Magazine article Diverse Issues in Higher Education

Unequal Exposure

Magazine article Diverse Issues in Higher Education

Unequal Exposure

Article excerpt

Environmental justice advocates mobilize to ensure minority communities are not left out of the Hurricane Katrina cleanup

After losing her New Orleans A home to Hurricane Katrina, Dr. Beverly Wright has persevered to keep a vital segment of the environmental justice movement afloat in Louisiana. Not only did Katrina's flooding displace Wright and her family, it disrupted the relocation of the Deep South Center for Environmental Justice (DSCEJ) an academic and community institute she founded and has directed since 1992. When Katrina hit the Gulf Coast in late August, the center was in the process of moving from one of New Orleans' historically Black institutions - Xavier University of Louisiana - to another-Dillard University.

"We had been at Xavier for 13 years and we were transferring the center intact from Xavier to Dillard," says the sociologist. "The bad thing was we were moving as of Sept. 1 and the hurricane came on the 29th [of August]."

The center has operated out of Southern University in Baton Rouge since late September. It stills plans to eventually relocate to Dillard, the hardest hit of all the New Orleans-based college and university campuses. As the city rebuilds, Wright and her colleagues focus on a mission they say cannot wait - the mission of environmental justice.

For nearly three decades, the environmental justice movement has attracted thousands of activists, scholars and ordinary citizens to mobilize on behalf of communities that have been overburdened with hazardous waste sites, petrochemical plants, incinerators, lead contamination, polluted air and contaminated drinking water. In many cases, activists and scholars have produced evidence that minorities have been disproportionately victimized by exposure to toxic wastes by companies that have deliberately built their disposal facilities near minority communities. The practice has been dubbed "environmental racism" by activists.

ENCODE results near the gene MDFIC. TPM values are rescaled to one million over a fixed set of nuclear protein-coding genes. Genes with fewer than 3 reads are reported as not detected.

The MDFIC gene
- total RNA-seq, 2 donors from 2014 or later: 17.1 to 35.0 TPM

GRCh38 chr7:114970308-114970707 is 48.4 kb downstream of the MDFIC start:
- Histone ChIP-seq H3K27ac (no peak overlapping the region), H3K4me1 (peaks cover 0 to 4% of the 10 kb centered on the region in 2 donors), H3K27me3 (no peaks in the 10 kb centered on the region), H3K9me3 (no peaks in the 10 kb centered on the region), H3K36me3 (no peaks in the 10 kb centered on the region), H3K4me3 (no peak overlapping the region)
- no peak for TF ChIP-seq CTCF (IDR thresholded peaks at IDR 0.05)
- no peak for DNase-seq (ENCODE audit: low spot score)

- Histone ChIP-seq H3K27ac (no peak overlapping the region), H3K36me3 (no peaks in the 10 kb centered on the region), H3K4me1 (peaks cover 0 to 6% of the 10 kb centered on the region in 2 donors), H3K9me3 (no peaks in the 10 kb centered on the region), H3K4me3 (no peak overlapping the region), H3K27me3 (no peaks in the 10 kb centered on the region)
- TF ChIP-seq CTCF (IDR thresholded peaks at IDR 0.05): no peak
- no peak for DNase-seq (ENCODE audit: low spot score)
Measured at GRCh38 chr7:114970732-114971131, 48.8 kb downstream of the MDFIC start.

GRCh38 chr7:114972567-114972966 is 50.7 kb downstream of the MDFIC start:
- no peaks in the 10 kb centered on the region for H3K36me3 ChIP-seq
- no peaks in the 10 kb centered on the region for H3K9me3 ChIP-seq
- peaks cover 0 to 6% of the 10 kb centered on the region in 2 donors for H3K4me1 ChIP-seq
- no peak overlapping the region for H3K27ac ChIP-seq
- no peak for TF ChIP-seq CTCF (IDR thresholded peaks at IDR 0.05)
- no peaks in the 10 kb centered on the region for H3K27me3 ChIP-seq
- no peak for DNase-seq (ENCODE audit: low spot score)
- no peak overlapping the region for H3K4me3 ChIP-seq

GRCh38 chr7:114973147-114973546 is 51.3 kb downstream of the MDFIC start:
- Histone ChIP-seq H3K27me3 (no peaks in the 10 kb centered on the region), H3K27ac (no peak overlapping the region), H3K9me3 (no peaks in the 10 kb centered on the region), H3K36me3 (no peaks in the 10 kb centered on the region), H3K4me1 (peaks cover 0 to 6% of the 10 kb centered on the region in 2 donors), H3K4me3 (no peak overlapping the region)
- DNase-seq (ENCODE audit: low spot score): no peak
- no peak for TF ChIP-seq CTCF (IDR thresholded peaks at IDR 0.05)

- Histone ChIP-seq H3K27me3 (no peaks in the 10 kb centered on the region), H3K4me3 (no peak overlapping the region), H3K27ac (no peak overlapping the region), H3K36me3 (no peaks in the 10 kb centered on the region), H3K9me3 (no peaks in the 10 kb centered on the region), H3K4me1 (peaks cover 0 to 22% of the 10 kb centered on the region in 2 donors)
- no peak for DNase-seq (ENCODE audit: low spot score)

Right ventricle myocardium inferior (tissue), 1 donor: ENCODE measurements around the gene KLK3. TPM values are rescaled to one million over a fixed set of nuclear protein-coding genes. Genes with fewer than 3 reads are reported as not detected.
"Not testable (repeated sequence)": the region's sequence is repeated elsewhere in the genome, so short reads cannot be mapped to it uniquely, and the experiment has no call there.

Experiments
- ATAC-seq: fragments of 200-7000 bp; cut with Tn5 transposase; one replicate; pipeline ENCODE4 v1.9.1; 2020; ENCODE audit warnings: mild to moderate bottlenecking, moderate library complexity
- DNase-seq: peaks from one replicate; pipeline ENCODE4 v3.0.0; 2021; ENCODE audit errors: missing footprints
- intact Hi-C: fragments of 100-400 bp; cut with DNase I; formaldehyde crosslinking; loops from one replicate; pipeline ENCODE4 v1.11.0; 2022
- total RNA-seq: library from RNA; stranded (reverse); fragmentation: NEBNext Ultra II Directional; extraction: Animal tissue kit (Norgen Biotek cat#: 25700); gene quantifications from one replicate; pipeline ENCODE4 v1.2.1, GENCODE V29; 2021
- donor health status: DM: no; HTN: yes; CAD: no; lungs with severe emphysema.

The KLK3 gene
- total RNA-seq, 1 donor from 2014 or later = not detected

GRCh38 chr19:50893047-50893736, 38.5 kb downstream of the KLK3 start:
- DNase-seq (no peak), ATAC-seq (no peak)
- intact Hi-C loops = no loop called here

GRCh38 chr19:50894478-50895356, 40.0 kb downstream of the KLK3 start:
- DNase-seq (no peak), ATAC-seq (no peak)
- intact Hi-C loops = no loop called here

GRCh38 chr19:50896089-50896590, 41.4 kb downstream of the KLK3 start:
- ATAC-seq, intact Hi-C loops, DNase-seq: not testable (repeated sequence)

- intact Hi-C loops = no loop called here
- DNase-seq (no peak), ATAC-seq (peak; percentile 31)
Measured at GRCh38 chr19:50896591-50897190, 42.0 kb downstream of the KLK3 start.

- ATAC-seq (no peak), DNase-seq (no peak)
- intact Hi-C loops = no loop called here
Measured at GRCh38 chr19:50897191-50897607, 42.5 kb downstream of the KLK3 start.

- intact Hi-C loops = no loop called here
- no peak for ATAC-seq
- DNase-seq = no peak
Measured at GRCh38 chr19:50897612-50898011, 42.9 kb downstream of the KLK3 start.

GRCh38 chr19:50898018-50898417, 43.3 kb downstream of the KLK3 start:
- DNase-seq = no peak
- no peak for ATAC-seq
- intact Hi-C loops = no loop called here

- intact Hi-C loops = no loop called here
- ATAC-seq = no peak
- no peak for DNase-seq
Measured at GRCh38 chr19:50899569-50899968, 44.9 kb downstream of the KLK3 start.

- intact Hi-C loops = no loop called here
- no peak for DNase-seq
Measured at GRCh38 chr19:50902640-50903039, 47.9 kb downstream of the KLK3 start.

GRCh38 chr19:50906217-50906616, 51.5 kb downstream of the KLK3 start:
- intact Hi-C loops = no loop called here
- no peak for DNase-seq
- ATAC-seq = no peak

While Katrina exposed deep-rooted poverty among New Orleans' Black community, it also illustrated the city's precarious environmental situation. Sediment from contaminated flood waters has lingered on during the city's massive cleanup efforts. Federal officials have attributed at least nine major oil spills and numerous smaller oil and hazardous substance spills and leaks to Katrina's destruction. In addition, an estimated 60 underground storage tanks, tanks, hazardous waste storage facilities and industrial facilities, as well as five Superfund sites in New Orleans, were hit by Katrina.

"We're going to have to clean probably the greatest environmental mess we've ever seen in this country," said Michael Chertoff, the U.S. secretary for Homeland security Department in September.

Local officials, such as New Orleans mayor Ray Nagin, wasted little time in inviting former residents back with reassurances from state and federal environmental authorities that the city's environment was safe enough for rebuilding. Yet in late October, with cleanup and rebuilding efforts in progress, news outlets began reporting on outbreaks of "Katrina cough" among residents returning to hurricane-devastated areas. Doctors attributed the upper respiratory irritation to mold and dust circulating in areas that had been hit with flooding.

"People are going back in and getting sick. They are letting people in without any information or any warning," said Louisiana environmental activist Wilma Subra in a Los Angeles Times interview.

According to U.S. Environmental Protection Agency data, sediment left over from Katrina's floodwaters contains fuel components, metals, pesticides and other chemicals. Experts believe such contaminants could potentially cause acute and chronic health problems, including nervous system damage and cancer.

"There is a long history of this unequal exposure in Louisiana, and Hurricane Katrina just made it more visible to the rest of us," says Dr. J. Timmons Roberts, a professor of sociology and director of environmental science and environmental studies at the College of William and Mary in Williamsburg, Va. …

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